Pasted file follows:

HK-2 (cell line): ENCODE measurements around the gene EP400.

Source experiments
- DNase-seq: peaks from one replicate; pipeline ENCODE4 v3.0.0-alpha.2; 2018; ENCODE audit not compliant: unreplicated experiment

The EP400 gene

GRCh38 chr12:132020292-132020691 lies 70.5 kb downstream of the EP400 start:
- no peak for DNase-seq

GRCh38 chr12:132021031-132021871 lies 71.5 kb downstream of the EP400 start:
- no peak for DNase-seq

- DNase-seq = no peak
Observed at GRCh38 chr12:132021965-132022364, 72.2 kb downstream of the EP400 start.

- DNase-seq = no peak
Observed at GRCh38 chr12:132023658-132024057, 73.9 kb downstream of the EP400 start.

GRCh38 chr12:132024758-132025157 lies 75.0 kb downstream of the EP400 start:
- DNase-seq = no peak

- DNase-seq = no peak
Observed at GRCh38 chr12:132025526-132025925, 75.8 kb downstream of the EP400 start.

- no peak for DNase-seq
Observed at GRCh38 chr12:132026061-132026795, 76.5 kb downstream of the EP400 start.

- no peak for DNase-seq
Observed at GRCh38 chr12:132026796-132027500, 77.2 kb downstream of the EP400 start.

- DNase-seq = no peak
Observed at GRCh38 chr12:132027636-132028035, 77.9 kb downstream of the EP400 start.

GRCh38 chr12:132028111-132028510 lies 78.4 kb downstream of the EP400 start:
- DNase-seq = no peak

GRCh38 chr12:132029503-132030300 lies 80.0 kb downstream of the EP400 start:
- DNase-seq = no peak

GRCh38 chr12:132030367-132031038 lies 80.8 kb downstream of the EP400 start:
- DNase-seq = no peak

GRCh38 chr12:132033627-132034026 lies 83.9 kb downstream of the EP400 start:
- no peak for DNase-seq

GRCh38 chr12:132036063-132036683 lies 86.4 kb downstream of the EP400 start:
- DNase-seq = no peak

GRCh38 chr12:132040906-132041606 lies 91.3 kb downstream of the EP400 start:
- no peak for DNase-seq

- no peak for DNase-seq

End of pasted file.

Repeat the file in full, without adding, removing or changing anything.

HK-2 (cell line): ENCODE measurements around the gene EP400.

Source experiments
- DNase-seq: peaks from one replicate; pipeline ENCODE4 v3.0.0-alpha.2; 2018; ENCODE audit not compliant: unreplicated experiment

The EP400 gene

GRCh38 chr12:132020292-132020691 lies 70.5 kb downstream of the EP400 start:
- no peak for DNase-seq

GRCh38 chr12:132021031-132021871 lies 71.5 kb downstream of the EP400 start:
- no peak for DNase-seq

- DNase-seq = no peak
Observed at GRCh38 chr12:132021965-132022364, 72.2 kb downstream of the EP400 start.

- DNase-seq = no peak
Observed at GRCh38 chr12:132023658-132024057, 73.9 kb downstream of the EP400 start.

GRCh38 chr12:132024758-132025157 lies 75.0 kb downstream of the EP400 start:
- DNase-seq = no peak

- DNase-seq = no peak
Observed at GRCh38 chr12:132025526-132025925, 75.8 kb downstream of the EP400 start.

- no peak for DNase-seq
Observed at GRCh38 chr12:132026061-132026795, 76.5 kb downstream of the EP400 start.

- no peak for DNase-seq
Observed at GRCh38 chr12:132026796-132027500, 77.2 kb downstream of the EP400 start.

- DNase-seq = no peak
Observed at GRCh38 chr12:132027636-132028035, 77.9 kb downstream of the EP400 start.

GRCh38 chr12:132028111-132028510 lies 78.4 kb downstream of the EP400 start:
- DNase-seq = no peak

GRCh38 chr12:132029503-132030300 lies 80.0 kb downstream of the EP400 start:
- DNase-seq = no peak

GRCh38 chr12:132030367-132031038 lies 80.8 kb downstream of the EP400 start:
- DNase-seq = no peak

GRCh38 chr12:132033627-132034026 lies 83.9 kb downstream of the EP400 start:
- no peak for DNase-seq

GRCh38 chr12:132036063-132036683 lies 86.4 kb downstream of the EP400 start:
- DNase-seq = no peak

GRCh38 chr12:132040906-132041606 lies 91.3 kb downstream of the EP400 start:
- no peak for DNase-seq

- no peak for DNase-seq